For over 40 years, the Westport Astronomical Society has brought the wonders of the night sky to the thousands who have visited the observatory. We’re a volunteer-run, non-profit organization that’s free and open to the public every Wednesday night from 8-10 pm, if the skies are clear. The Dome Observatory houses a 12.5″ Newtonian telescope and the lawn regularly hosts the newly upgraded and HUGE 25″ Obsession telescope, the largest in Connecticut available to the public.
WAS has free monthly meetings with experts at the top of their fields. We feature speakers from the Hayden Planetarium, The American Museum of Natural History, Yale, NYU, UConn, Columbia and educators from all over the globe who enrich our community with cutting edge discussions on cosmology, physics and astronomy. Additionally, there are additional special, private events scheduled throughout the year for our members and supporters.
How The Universe Grew Its Ears | Dr. Zsuzsa Marka – Columbia University
Gravitational waves – ripples in space and time – can be emitted by the cosmic dance of a pair of black holes, each a few ten times more massive than our Sun. The frequency of these waves is in the audible band and we use detectors that are in some sense analogous to a human ear – sensitive to all direction around us. Since the prediction of gravitational waves by Einstein in 1916, it took a full century for humanity to detect these elusive waves, due to their miniscule amplitude at far distance.
I will talk about the technological innovations that lead to the first detection of gravitational waves a year ago. I will also discuss how this new technology will revolutionize astronomy and astrophysics in the years to come.
Warm With A Slight Chance of Rain: A 3.7 Billion Year Old Weather Forecast for the Planet Mars | George D McDonald
Evidence for a wetter Martian past has formed some of the most exciting discoveries from recent missions to Mars. The observations of ancient river valley networks from orbit, and detection of clays and other altered minerals both from orbit and by rovers on the ground now provide strong evidence that there were large amounts of liquid water on Mars’s surface for significant periods of time during its early history. The presence of surface water requires both a substantially warmer and wetter climate than is found today. Understanding exactly how this climate was maintained and how these conditions were later lost is a major ongoing topic of research, and studies of Mars’s current day atmosphere are providing many clues. These include ground-based observations that are giving us estimates of how much water Mars once had, measurements by the MAVEN mission of the rate at which Mars is losing its atmosphere to space, and modifications to models originally developed to predict present-day weather on Mars. I will discuss these efforts as well as the recent discovery of present-day seasonal liquid water and fog outbursts, and what they may be telling us about a wet, ancient Mars.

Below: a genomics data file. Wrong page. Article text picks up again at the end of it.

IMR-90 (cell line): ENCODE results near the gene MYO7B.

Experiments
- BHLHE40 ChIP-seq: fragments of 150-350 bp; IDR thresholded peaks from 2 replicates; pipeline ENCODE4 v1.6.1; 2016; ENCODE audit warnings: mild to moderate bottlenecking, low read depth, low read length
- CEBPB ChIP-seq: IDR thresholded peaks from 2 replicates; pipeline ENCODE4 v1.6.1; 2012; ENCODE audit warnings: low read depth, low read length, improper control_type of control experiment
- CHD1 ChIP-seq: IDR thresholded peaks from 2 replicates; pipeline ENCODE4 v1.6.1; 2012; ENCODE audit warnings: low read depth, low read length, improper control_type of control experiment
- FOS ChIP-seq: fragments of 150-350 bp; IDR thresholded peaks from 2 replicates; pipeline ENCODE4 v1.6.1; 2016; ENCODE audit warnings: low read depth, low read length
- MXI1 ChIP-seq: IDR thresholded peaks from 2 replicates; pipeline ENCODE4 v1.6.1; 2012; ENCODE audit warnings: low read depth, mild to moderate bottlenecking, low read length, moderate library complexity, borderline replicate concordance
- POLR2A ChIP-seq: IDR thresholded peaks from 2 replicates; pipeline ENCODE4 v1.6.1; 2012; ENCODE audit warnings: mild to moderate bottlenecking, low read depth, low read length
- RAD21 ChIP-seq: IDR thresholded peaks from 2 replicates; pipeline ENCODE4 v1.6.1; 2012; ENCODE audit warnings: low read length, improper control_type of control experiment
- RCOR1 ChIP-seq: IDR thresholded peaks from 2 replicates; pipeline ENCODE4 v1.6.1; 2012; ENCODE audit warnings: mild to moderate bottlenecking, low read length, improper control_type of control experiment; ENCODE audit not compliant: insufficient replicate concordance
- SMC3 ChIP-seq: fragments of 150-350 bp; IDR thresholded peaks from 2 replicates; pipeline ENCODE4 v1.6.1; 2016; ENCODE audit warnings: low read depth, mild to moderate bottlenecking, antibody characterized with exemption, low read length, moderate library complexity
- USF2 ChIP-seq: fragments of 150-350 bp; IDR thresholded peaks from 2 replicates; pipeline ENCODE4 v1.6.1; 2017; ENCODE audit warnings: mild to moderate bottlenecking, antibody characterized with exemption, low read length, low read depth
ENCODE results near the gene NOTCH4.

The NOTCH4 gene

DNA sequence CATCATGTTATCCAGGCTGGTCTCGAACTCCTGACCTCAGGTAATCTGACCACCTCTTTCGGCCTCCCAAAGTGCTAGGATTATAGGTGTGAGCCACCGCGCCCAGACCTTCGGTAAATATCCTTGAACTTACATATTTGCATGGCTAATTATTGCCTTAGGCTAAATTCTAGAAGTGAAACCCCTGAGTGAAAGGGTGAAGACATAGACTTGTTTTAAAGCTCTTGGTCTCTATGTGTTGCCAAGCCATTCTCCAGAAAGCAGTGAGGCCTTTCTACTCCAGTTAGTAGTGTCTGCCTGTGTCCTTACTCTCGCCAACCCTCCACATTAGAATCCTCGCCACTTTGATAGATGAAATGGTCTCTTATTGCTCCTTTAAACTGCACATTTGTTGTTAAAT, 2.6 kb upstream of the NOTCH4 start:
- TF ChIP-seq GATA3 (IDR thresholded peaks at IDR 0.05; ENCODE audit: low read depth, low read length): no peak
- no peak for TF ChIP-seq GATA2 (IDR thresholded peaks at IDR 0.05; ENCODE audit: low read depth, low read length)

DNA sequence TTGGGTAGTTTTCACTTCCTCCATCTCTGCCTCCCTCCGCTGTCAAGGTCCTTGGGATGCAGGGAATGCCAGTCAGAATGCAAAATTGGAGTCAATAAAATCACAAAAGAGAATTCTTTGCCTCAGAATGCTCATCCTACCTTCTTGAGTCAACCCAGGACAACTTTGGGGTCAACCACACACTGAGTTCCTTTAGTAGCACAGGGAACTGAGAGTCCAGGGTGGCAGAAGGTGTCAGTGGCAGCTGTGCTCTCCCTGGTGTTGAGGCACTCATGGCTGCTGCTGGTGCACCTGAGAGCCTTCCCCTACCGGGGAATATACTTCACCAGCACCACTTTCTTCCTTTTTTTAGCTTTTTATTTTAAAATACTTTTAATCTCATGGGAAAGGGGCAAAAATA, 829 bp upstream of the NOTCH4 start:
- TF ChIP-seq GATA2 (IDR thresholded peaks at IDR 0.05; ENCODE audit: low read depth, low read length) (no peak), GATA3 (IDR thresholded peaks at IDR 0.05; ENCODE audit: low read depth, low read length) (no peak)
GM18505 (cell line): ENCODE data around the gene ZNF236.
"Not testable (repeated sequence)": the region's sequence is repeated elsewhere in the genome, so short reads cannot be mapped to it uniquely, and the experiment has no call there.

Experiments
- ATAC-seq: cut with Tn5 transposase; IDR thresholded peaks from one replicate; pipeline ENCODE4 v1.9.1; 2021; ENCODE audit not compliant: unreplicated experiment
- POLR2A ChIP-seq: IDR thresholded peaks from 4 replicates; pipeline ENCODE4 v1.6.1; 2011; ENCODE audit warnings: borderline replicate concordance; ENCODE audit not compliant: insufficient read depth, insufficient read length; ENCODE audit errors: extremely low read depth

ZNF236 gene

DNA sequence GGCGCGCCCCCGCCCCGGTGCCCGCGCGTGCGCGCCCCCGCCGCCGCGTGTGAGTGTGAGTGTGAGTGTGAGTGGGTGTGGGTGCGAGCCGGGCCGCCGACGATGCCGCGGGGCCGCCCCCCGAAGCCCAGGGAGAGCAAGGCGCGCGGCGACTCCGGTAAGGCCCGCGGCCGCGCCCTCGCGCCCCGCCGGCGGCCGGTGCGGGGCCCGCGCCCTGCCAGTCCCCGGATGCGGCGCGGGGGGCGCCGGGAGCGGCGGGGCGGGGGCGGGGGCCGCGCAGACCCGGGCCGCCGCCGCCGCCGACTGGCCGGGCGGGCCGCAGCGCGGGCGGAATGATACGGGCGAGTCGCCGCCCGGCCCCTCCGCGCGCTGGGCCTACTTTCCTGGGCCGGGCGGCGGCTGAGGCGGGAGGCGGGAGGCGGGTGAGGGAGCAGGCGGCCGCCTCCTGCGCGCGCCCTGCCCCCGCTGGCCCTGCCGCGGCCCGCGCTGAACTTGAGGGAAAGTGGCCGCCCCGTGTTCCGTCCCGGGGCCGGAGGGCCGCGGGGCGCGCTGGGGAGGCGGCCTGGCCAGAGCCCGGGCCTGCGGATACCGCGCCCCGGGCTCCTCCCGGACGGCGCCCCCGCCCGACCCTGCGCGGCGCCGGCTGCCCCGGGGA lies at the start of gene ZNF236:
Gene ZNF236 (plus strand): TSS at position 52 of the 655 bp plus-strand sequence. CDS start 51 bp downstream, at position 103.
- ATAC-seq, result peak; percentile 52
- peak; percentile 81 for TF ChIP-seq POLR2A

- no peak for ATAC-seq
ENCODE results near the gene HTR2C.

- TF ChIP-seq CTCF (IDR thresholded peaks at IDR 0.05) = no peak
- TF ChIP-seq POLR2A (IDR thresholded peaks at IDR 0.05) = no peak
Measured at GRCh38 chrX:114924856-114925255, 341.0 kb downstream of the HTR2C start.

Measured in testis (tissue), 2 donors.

Astronomy only works if you can see the sky! Check the current sky conditions and see whether the observatory is open before planning your trip.
For over 4 decades, the Westport Astronomical Society has been introducing new generations to the wonders of the night sky. Become a member today for special access to members-only benefits while helping support science in your community.Become a Member
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